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Monday, October 26, 2009

Monsanto State University in the Sacrosanct State of Sanford

The small-minded, mean, and ignorant carping of the small-town cafes has been interjected into the discussion of SDSU President David Chicoine's dual service on the board of Monsanto, for which he gets paid $195,000 plus that same amount in stock.  That amounts to a value of $380,000 compared to his annual salary at SDSU of $320,000.

 I am not sure at what point it became permissible for a university president to serve for remuneration beyond expenses and professional courtesies to facilitate that service.  In my time as a faculty member, such service would be assumed to be a conflict of interest between the disinterested research function of the university and the pecuniary interests of a corporation.   There are severe restrictions on faculty members who engage in outside consultation as governed by the Regents Policy Manual and the collective bargaining agreement.    However, the concept of management of colleges and universities has changed from regarding their presidents as the lead professors and academic officers to that of  corporate CEOs.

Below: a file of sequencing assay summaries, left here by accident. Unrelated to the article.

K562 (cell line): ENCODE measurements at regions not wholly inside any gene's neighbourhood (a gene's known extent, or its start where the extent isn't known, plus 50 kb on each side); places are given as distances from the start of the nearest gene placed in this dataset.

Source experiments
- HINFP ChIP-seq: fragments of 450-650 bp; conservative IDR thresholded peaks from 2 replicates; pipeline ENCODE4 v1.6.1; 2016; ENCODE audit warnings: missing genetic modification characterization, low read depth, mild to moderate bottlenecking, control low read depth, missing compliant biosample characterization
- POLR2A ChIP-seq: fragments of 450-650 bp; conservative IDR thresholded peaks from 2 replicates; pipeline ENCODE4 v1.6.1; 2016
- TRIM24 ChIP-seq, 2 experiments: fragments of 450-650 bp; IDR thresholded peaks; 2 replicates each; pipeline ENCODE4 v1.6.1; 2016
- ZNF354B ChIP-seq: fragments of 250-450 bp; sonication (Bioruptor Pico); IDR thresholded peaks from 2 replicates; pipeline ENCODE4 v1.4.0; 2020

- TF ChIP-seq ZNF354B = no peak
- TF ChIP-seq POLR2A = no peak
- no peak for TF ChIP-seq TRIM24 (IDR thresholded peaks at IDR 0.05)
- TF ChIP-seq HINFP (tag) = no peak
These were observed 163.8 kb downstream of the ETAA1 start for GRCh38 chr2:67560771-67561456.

In the latter part of the 20th century, it became a popular cant to run academic institutions like businesses.  In accepting that cant and the status of power and rank it served, academic presidents and school superintendents began calling themselves CEOs.  It fulfills America's deep longing for royalty and provides an escape for the indignities of equality for many.  In America becoming a CEO and being asked to serve on corporate boards is the equivalent of induction into the privileges of royalty,  and few people ask just what CEOs do that earns them so much power and money.  Our recent history with CEOs in finance, banking, and automobile manufacturing have made clear that the privileges they receive have nothing to  do with their knowledge, skills, and performance.  The conservative defense of corporate American is clearly based upon the desire to conserve medieval notions of rank and privilege and class.